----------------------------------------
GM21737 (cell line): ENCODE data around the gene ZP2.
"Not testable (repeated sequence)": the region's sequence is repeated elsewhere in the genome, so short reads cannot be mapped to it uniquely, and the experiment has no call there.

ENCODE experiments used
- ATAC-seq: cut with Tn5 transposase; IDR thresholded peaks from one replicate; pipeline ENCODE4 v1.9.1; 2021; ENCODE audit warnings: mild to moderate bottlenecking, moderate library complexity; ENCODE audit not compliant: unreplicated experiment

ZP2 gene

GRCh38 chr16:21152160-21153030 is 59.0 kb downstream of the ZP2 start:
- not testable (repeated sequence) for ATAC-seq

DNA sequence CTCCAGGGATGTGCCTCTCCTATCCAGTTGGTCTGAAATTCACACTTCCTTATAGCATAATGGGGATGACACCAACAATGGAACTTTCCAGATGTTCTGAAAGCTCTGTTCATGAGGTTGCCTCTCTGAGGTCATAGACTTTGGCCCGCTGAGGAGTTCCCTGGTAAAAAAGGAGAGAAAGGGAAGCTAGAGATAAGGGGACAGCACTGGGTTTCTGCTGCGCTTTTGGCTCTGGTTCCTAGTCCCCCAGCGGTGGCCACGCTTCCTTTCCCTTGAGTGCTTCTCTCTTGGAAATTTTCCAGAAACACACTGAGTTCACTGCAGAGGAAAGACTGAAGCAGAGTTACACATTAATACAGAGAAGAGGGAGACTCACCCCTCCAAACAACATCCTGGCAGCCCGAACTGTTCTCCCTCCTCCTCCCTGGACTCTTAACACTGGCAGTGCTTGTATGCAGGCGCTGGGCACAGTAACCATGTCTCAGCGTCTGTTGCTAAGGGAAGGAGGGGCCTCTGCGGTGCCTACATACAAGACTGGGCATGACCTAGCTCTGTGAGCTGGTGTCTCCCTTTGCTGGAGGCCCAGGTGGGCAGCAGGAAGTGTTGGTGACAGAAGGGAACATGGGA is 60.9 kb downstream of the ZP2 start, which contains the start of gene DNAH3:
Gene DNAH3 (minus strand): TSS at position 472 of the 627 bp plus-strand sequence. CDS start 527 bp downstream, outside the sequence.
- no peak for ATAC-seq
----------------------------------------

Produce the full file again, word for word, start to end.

GM21737 (cell line): ENCODE data around the gene ZP2.
"Not testable (repeated sequence)": the region's sequence is repeated elsewhere in the genome, so short reads cannot be mapped to it uniquely, and the experiment has no call there.

ENCODE experiments used
- ATAC-seq: cut with Tn5 transposase; IDR thresholded peaks from one replicate; pipeline ENCODE4 v1.9.1; 2021; ENCODE audit warnings: mild to moderate bottlenecking, moderate library complexity; ENCODE audit not compliant: unreplicated experiment

ZP2 gene

GRCh38 chr16:21152160-21153030 is 59.0 kb downstream of the ZP2 start:
- not testable (repeated sequence) for ATAC-seq

DNA sequence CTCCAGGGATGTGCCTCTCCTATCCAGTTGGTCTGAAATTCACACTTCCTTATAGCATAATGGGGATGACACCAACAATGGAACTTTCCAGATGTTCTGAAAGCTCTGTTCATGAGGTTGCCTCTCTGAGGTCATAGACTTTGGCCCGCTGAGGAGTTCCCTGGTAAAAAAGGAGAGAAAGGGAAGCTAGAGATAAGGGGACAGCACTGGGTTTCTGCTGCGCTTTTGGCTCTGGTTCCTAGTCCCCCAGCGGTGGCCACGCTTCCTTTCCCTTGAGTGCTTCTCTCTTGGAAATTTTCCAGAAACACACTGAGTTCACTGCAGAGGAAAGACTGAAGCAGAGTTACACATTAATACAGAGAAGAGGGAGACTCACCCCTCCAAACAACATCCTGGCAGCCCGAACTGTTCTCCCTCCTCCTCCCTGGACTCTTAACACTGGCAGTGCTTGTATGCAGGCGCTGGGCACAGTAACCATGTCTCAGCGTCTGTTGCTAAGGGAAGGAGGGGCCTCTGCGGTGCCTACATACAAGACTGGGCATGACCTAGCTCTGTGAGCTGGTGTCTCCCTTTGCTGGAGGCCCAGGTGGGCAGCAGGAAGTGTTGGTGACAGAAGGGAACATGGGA is 60.9 kb downstream of the ZP2 start, which contains the start of gene DNAH3:
Gene DNAH3 (minus strand): TSS at position 472 of the 627 bp plus-strand sequence. CDS start 527 bp downstream, outside the sequence.
- no peak for ATAC-seq